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Wyoming has two Senators; base salary is $174,000.  Term of office is six years, there are no term limits.  Other benefits are the same as for the House of Representatives.  The winner in November will join Senator John Barrasso, who was elected in 2012. He was appointed to finish a term in 2007 when Sen. Thomas died in office.  U.S. Constitutional requirements for office are that the candidate be at least 30, nine years a citizen, and when elected be an inhabitant of the state they will represent.

Responses were not received from three candidates: Arthur Bruce Clifton (R), Cheyenne; James “Coaltrain” Gregory (R), Jackson; and Rex Wilde (D), Cheyenne.

  1. What are your qualifications for the office you seek?   (75 words)

Thomas Bleming (R): I am an American citizen. I am of age, a registered voter. I have never been convicted of any crimes. I served my country in time of war (Vietnam). I was awarded the Silver Star and Army Commendation medal w/"V" device, these two medals are awarded for gallantry under fire. I've been observing what's been going on (politically) in this country and it appears to me that some of those politicians are more interested in their own personal welfare….

William Bryk (D): My qualifications are sound, though not extraordinary. They stem from my parents, who inculcated their seven children with industry, honesty, and common sense.  I’ve worked all my life, earning my baccalaureate while working as a dishwasher and stock room clerk and my law degree while holding down a full time job. I’ve published numerous articles, columns, essays, and reviews in New York Press, The New York Sun, and New York Newsday, among others….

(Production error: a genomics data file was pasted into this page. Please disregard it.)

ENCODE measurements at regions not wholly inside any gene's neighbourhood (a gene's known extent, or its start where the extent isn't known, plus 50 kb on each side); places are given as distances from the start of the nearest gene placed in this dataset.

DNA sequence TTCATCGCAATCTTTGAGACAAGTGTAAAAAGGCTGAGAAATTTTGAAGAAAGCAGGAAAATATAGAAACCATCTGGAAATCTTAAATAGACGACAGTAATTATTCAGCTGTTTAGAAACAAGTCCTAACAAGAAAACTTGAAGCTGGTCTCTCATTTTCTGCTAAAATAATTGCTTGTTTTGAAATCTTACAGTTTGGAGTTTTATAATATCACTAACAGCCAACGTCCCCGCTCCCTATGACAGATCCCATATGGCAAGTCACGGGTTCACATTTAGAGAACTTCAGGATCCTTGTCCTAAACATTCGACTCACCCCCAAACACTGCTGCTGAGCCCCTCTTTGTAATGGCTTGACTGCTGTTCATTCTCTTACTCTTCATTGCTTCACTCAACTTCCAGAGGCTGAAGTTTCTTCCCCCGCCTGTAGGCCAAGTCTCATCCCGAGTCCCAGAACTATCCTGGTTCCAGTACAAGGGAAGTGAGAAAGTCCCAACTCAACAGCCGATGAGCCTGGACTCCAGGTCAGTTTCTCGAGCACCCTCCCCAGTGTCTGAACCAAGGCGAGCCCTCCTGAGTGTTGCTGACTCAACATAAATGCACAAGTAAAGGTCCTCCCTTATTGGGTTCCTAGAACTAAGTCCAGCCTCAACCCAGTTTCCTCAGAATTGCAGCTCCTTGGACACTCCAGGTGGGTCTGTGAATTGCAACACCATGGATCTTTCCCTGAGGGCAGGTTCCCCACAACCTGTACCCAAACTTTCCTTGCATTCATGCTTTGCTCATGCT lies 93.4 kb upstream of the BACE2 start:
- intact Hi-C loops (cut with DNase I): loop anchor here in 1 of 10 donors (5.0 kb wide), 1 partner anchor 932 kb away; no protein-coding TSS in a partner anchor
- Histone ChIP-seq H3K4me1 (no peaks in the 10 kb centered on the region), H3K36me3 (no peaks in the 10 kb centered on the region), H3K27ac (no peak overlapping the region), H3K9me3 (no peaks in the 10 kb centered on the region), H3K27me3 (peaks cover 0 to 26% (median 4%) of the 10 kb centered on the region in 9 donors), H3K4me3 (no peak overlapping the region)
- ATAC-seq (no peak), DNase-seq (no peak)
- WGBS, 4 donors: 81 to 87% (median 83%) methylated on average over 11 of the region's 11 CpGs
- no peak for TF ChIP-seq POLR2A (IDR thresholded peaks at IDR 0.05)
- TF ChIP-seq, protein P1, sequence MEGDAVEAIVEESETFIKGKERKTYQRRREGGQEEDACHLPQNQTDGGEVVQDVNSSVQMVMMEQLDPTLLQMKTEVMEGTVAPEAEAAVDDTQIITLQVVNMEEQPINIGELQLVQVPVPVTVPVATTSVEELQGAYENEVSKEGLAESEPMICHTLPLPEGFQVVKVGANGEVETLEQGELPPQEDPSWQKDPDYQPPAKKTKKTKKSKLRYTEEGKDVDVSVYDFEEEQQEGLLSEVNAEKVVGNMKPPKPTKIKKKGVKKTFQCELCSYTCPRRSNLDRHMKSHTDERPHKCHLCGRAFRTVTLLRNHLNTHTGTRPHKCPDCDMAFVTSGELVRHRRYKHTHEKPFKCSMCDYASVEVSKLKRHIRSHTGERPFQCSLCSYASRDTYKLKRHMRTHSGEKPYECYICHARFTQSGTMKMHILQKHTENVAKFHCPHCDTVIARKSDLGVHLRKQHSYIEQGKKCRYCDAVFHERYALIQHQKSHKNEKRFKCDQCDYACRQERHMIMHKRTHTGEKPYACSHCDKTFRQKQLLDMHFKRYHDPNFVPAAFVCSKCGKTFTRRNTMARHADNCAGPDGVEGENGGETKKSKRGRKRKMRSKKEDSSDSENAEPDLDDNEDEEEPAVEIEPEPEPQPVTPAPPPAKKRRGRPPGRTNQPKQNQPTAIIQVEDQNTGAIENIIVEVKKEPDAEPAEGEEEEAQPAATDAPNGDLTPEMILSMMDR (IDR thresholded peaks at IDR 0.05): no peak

Mike Enzi (R): I have a proven record of service in Wyoming, first as a businessman and accountant, then as a Mayor and state legislator and now in the U.S. Senate. I’ve raised my children in Wyoming, held jobs in Wyoming and had employees in Wyoming. In the Senate, I’ve worked to reduce spending, rein in the reach of the federal government, stop burdensome regulations that cripple our energy sector and keep healthcare decisions in the hands of doctors and patients.  

Al Hamburg (D): Veteran of War in Korea.  1952—3rd Infantry Div—Germany.  1953-54—Patrol East German Border—1956-57 Japan 1st Cav. Div.  1967—Vietnam 4th Infantry Div.  Al Hamburg is only combat veteran candidate—knows what a stupid waste is military spending—that military industry controls USA.

Charlie Hardy (D): I know the concerns of Wyoming people. I was born here and have spent most of my life in Wyoming. I have also had extensive experience outside of the United States and have visited over 30 countries. I accompanied people in their daily struggles and listened to their concerns. I have had managerial and decision making responsibilities as an educator and as a Catholic priest and have learned the importance of respect for other’s ideas.

Bryan E. Miller (R): I received a B.S. in Biology from the USAF Academy and earned two Masters Degrees before retiring in 2011 as a Lt Col.  I served in multiple positions that required keen diplomatic skills as I engaged stakeholders in state, federal and international security and cooperation arenas. These diplomatic skills carried forward into my business where I facilitate collaborative solutions between industry and government organizations through my consulting business, BEM Int’l, LLC, a Sheridan Wyoming SDVOSB.